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The Cambridge History of English and American Literature in 18 Volumes (1907–21).
Volume III. Renascence and Reformation.

I. Englishmen and the Classical Renascence

§ 5. William Grocyn

William Grocyn was early distinguished by his knowledge of Greek and taught that language at Oxford before 1488. It is likely that he, as well as Linacre, owed his knowledge of Greek to Cornelio Vitelli. He followed Linacre to Italy, studied, like him, under Poliziano and Chalcondylas at Florence and, like him, made the acquaintance of the great Venetian printer. On his return to England, he taught Greek at Oxford, and his daily lectures were attended by the chief scholars of the time. Unlike most of the Italian humanists who were his contemporaries, Grocyn thought little of Plato and much of Aristotle. Yet he lectured on Pseudo-Dionysius at Oxford and for some time believed him to have been the convert of St. Paul, but soon became convinced, either by independent study or by the criticism of Laurentius Valla, that the Celestial Hierarchy belonged to a much later age. He introduced Colet to the writings of Dionysius and also proved to him that the author could not have been the Areopagite. Grocyn resembled in many ways some of the older German humanists, who were content to spend their time in study and in directing and encouraging the work of younger scholars, without contributing to the store of learning by books of their own making.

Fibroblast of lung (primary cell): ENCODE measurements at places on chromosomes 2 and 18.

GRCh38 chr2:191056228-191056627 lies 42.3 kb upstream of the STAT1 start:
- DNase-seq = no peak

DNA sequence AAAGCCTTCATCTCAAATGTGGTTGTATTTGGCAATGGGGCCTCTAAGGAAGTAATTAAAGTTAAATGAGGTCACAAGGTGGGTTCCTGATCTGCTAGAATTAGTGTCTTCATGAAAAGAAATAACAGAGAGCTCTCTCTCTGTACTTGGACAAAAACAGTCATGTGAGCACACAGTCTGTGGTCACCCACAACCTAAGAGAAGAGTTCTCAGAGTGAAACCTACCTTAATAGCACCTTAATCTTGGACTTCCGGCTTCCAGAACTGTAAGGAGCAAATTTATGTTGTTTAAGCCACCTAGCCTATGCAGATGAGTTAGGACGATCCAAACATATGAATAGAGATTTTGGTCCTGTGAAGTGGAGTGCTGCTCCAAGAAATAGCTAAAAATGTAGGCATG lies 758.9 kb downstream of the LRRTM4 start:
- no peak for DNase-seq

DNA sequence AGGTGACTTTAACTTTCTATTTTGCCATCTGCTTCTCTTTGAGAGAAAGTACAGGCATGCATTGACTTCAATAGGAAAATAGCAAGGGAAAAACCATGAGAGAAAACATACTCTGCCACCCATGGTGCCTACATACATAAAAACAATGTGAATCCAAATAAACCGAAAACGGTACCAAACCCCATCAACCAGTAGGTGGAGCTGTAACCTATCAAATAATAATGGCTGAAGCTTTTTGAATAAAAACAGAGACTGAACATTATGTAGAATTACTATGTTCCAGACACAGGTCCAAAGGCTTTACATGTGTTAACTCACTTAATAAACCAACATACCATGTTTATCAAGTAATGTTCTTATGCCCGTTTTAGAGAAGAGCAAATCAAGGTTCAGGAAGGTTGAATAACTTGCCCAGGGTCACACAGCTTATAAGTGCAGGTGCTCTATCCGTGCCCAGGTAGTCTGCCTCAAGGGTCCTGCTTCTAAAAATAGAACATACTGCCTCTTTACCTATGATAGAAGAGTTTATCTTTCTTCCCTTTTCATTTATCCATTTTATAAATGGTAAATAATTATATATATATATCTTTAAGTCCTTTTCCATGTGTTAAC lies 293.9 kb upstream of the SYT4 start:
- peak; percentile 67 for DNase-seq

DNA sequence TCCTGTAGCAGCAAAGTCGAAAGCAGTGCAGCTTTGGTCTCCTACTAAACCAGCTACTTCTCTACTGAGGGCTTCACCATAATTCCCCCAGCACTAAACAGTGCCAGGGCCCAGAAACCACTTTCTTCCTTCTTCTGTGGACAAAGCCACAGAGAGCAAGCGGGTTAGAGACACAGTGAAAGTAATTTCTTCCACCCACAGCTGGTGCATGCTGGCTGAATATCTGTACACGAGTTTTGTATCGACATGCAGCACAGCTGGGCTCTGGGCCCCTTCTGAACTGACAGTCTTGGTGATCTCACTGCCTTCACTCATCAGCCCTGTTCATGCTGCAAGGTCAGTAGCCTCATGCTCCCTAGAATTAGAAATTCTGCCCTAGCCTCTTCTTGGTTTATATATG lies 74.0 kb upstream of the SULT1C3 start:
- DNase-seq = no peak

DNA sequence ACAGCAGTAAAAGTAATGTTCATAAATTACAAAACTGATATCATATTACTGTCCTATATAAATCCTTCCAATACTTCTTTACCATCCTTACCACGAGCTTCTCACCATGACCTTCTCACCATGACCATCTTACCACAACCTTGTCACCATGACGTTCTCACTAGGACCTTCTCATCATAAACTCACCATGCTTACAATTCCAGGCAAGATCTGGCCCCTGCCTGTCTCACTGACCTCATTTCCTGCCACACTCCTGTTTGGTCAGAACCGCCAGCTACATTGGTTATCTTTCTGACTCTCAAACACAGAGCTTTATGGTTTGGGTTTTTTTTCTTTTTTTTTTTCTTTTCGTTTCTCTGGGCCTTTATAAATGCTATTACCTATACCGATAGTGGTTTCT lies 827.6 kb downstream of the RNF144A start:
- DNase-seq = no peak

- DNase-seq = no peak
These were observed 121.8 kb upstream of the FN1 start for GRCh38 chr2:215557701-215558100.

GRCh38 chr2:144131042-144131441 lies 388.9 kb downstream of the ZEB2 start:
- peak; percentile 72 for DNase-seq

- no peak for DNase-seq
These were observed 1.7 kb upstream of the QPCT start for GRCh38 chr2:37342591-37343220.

With Grocyn and Linacre must be classed William Latimer, who had a great reputation for learning among his contemporaries, English and continental. He had spent many years in Italy in acquiring a knowledge of the humanities, and his knowledge of Greek was highly esteemed by Erasmus. He was selected to be the tutor of young Reginald Pole, the future cardinal, whose scholarship, doubtless, was due to his early preceptor. The reasons he gave to Erasmus for refusing to act as teacher to John Fisher, bishop of Rochester, show the scorn of a scholar for the man who was content with a smattering of such a language as Greek and the preference of the humanist for classical Greek as compared with that of the New Testament.

Richard Pace and Cuthbert Tunstall are also to be classed among the English contemporaries of Erasmus who went to Italy to absorb the spirit of humanism in its peculiar home. The former studied at Padua, Ferrara and Bologna; the latter at Padua, where he made the acquaintance of Jerome Busleiden (Buslidianus), a scholar from the Netherlands and afterwards a friend both of More and of Erasmus. Both Pace and Tunstall were engaged in the diplomatic service of Henry VIII and received ecclesiastical preferment for their services. Tunstall was cardinal Wolsey’s agent at the famous diet of Worms, and wrote to his master that he believed there were a hundred thousand Germans ready to lay down their lives in Luther’s defence. Pace was employed in the vain endeavour to secure the imperial crown for Henry and the papacy for Wolsey.